I’ve recently put this challenge to several people I respect: give me a roster of bylines in the Dallas Morning News that you’ll read no matter the topic, just because the writer does great work and reading that work is more times than not worth your time. I’ve come to expect a pause, as the person struggles with the challenge. I’ll interject: “I’ve got my roster. There’s one byline on it. Mark Lamster’s.”
Read this story he published online today, about why Dallas ought to be a more boring city. If you’re too busy to read it right now, I’ll give you a graph, his third in the piece:
I won’t hold it against you if you find the academic discourse on boredom boring, but boredom itself, broadly construed, does have its virtues. In this vein, think of the writing of W.G. Sebald. In his idiosyncratic works — Austerlitz, Rings of Saturn, The Emigrants — single sentences can roll on for pages at a time, one digression folding into another, then only to double-back on themselves. Is Sebald boring? Some think so, and I wouldn’t argue. But it is in his measured, antique form that Sebald achieves a kind of intoxicating sublime.
The rhythm, the word choice, the fortitude shown by taking a paragraph to 93 words in length in a paper where most putter out after 20. Mark Lamster is the only person who is actually writing for the Morning News. Why is this?
Traditionally columnists have been the folks who get to call their own plays at the line of scrimmage, throw their words around with a bit more creativity. The News has but one non-sports columnist now, Sharon Grigsby. Grigsby’s story today about the Trinity Forest deserves your time. It was well-reported and showed some flourishes. But Grigsby is a runner in real life, and her copy generally follows. It’s efficient and to the point. It gets you to the finish line. Where are the writers, the stylists whose voices become a welcome weekly distraction or a spear prodding you out of complacency?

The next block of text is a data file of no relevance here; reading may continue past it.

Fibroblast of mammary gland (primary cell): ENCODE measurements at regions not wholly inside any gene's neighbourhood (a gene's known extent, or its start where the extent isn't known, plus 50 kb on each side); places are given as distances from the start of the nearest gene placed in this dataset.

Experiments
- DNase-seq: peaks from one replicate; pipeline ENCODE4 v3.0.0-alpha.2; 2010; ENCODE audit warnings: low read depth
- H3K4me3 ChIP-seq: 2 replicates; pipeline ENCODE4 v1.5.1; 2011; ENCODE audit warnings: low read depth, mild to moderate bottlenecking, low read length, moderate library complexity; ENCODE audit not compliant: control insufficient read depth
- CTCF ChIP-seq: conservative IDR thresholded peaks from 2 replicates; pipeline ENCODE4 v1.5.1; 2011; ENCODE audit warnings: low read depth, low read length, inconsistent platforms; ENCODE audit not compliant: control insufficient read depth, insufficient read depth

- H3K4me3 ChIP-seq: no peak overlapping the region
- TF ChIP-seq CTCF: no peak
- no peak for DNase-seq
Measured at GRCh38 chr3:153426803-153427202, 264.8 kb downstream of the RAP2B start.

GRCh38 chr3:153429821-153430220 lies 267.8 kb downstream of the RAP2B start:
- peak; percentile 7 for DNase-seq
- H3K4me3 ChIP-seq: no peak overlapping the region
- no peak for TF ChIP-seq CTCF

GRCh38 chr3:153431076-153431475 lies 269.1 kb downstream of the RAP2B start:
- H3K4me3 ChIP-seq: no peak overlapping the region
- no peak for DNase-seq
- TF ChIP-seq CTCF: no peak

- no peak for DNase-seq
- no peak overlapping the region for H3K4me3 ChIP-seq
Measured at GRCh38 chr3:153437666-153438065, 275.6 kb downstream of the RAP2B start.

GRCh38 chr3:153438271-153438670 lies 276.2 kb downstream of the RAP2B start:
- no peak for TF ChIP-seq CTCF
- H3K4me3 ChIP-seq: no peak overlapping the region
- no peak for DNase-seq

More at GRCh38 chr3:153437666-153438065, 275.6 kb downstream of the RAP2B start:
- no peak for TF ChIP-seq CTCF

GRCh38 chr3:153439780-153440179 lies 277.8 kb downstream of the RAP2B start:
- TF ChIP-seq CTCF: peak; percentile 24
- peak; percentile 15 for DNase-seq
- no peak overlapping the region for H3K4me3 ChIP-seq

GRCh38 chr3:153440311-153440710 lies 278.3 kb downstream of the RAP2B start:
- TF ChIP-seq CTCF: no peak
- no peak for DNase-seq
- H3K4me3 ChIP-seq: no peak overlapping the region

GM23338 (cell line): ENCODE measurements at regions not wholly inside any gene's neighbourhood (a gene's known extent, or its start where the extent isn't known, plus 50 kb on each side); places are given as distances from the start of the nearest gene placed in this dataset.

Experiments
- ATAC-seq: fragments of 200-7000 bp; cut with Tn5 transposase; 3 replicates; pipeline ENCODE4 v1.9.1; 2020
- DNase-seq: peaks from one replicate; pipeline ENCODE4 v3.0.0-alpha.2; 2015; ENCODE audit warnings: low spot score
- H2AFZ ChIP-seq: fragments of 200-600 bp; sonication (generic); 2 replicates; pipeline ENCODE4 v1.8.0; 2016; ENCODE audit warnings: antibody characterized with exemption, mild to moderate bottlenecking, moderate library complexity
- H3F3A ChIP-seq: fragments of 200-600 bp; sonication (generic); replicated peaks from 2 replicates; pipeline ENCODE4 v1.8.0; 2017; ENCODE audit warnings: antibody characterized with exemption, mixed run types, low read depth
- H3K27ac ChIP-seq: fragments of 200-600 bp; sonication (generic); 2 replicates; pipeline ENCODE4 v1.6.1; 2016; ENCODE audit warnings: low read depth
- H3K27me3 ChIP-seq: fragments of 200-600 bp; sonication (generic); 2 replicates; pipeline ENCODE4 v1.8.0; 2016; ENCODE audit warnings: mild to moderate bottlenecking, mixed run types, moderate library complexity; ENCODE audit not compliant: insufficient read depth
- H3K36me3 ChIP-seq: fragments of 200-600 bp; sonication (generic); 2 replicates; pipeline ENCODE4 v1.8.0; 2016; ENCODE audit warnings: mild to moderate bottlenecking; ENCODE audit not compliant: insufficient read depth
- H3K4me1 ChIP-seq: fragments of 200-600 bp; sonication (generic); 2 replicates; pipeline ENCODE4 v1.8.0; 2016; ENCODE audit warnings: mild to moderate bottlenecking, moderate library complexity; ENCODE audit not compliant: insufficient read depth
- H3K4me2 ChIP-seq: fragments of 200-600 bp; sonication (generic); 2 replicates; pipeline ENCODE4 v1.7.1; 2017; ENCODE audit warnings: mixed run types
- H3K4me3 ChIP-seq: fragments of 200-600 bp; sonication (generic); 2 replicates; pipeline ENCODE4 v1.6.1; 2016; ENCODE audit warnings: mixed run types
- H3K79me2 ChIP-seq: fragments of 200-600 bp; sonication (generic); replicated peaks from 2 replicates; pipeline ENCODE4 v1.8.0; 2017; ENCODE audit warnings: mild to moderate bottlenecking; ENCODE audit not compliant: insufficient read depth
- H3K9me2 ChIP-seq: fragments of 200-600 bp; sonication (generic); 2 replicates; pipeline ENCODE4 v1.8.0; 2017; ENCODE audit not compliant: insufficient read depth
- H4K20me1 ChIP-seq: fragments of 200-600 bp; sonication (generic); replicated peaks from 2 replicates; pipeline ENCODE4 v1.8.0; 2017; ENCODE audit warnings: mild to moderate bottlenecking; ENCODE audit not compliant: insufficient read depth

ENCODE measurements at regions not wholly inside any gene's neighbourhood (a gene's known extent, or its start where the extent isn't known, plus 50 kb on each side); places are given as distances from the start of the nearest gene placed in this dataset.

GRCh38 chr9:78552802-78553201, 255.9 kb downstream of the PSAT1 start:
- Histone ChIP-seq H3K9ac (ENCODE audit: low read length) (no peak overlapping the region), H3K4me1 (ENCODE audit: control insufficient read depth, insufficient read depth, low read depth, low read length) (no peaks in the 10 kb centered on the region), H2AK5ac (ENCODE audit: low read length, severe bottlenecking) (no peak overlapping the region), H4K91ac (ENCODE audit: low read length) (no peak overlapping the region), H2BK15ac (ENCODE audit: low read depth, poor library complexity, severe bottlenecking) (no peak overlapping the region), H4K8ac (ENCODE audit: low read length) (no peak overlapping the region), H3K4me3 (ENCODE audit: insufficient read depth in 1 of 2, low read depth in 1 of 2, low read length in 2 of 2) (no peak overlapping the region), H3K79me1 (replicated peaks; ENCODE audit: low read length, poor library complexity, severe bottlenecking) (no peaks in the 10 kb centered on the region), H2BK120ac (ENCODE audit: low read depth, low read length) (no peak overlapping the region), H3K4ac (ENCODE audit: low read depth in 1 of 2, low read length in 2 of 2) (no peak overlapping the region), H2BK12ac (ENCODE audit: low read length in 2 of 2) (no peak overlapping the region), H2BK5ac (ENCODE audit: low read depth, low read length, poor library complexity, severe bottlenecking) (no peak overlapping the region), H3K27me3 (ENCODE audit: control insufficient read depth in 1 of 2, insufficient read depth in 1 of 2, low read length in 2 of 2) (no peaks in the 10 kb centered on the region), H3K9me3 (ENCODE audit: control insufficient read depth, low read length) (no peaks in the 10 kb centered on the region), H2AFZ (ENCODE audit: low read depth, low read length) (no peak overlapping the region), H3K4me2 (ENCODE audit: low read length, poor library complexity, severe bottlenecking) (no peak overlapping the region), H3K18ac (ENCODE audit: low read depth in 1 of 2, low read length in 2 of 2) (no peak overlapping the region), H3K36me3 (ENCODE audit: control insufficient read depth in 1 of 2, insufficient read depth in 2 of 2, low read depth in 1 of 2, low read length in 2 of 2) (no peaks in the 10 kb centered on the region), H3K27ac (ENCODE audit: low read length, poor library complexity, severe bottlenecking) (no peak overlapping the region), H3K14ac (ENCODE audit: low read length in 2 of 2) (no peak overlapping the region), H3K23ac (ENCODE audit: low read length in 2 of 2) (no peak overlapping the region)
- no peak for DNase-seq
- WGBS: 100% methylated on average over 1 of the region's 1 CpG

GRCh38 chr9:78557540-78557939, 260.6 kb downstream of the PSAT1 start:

Robert Wilonsky used to be a columnist. He suffered from not having an editor and often turned to stylistic devices and tropes that were too easy for him to crank out. But you knew a Robert story when you read it. He could — and can — write, as he showed when he recently came out of retirement to chronicle David Kunkle’s malady. Where’s the next Robert Wilonsky?
Gordon Keith wrote a column as a freelancer for a time (thanks to Grigsby). No doubt he can type. Especially for a guy better known as the city’s impersonator of Jerry Jones. But Gordon’s gone from print.
Rod Dreher is crazy, but that guy can write. He’s in Louisiana now, doing something that involves God and a subscription newsletter.
Avi Selk. Remember that byline? One of the best young writers recently to come through the News. I suppose they can’t be blamed for losing him to the Washington Post.
What to make of a paper with just one writer? Someone I begrudgingly respect told me, when I brought up this notion to him, that actual writing isn’t part of the News’ business plan. I shouldn’t expect it. Our paper doesn’t operate like the Washington Post. “The DMN’s most pressing concern is keeping the foundation level,” this bald, short man told me. “When you’re worried about your foundation, you don’t go looking to put in a pool.”
I suppose I’m young and naive (ahem). I’d like to think the News could keep the plaster from cracking and go for a swim every so often. I should probably keep my head down and stop criticizing the folks across town. We’re all in a rough spot right now. It’s not polite.
Anyway, did you read Mike Wilson’s story in the New York Times the other day? He was the editor of the News for nearly six years. Turns out, the dude can really write. Who knew?